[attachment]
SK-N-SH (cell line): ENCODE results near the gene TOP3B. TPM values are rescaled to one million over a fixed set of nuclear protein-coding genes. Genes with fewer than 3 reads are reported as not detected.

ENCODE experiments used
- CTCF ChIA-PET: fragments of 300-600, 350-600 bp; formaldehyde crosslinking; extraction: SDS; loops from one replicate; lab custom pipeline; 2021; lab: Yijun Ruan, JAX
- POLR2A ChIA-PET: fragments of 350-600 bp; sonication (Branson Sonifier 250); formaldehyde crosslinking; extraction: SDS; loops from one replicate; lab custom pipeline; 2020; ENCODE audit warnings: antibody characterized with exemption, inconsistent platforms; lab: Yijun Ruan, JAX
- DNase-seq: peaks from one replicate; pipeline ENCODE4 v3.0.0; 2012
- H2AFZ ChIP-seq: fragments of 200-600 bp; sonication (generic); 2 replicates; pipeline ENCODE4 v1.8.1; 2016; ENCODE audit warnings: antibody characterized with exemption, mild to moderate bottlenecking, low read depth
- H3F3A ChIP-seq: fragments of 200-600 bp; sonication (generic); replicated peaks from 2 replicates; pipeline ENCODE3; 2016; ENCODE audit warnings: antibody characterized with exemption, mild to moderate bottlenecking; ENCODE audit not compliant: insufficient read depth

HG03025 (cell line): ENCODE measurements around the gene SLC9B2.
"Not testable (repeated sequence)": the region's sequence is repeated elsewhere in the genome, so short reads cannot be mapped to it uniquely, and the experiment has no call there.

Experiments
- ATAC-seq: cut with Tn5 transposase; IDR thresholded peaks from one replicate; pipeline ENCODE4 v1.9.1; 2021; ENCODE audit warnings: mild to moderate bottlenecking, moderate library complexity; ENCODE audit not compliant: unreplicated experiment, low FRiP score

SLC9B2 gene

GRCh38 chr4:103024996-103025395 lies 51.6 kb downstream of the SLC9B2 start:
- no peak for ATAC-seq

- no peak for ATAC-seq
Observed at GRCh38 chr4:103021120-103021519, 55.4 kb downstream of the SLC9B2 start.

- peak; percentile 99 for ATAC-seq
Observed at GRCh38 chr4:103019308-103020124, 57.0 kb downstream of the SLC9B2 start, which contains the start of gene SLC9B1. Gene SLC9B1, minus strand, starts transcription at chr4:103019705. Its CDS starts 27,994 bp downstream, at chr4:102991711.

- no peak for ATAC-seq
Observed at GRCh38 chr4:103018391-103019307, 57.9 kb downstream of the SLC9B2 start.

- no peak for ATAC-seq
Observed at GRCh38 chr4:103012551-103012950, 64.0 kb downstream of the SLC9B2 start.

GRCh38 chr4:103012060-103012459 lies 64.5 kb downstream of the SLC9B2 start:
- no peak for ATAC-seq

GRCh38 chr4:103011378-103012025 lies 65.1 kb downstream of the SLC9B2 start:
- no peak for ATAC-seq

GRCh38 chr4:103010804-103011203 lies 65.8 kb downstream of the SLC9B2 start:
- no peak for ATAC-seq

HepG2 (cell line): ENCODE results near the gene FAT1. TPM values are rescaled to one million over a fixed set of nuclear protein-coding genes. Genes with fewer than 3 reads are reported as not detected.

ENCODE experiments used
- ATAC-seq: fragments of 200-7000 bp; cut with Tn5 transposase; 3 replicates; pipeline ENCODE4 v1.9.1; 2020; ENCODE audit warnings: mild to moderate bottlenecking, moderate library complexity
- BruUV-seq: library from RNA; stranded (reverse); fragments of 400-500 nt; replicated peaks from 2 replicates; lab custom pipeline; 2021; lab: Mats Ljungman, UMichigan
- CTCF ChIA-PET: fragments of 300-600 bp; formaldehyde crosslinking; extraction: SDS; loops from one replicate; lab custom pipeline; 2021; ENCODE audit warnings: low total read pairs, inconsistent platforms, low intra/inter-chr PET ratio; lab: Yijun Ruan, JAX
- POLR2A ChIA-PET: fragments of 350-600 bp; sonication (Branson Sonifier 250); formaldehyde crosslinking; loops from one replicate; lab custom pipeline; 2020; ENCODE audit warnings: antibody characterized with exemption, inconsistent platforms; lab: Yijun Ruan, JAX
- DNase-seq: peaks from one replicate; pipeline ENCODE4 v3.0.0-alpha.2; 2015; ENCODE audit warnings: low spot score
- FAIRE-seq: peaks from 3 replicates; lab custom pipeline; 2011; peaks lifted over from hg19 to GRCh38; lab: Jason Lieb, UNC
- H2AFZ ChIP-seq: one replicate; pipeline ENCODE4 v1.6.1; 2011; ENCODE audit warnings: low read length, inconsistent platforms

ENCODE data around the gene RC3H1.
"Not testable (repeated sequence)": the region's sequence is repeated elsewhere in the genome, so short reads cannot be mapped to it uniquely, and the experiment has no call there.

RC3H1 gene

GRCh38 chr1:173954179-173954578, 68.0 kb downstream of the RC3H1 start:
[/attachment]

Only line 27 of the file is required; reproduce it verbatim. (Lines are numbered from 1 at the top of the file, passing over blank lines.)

GRCh38 chr4:103010804-103011203 lies 65.8 kb downstream of the SLC9B2 start: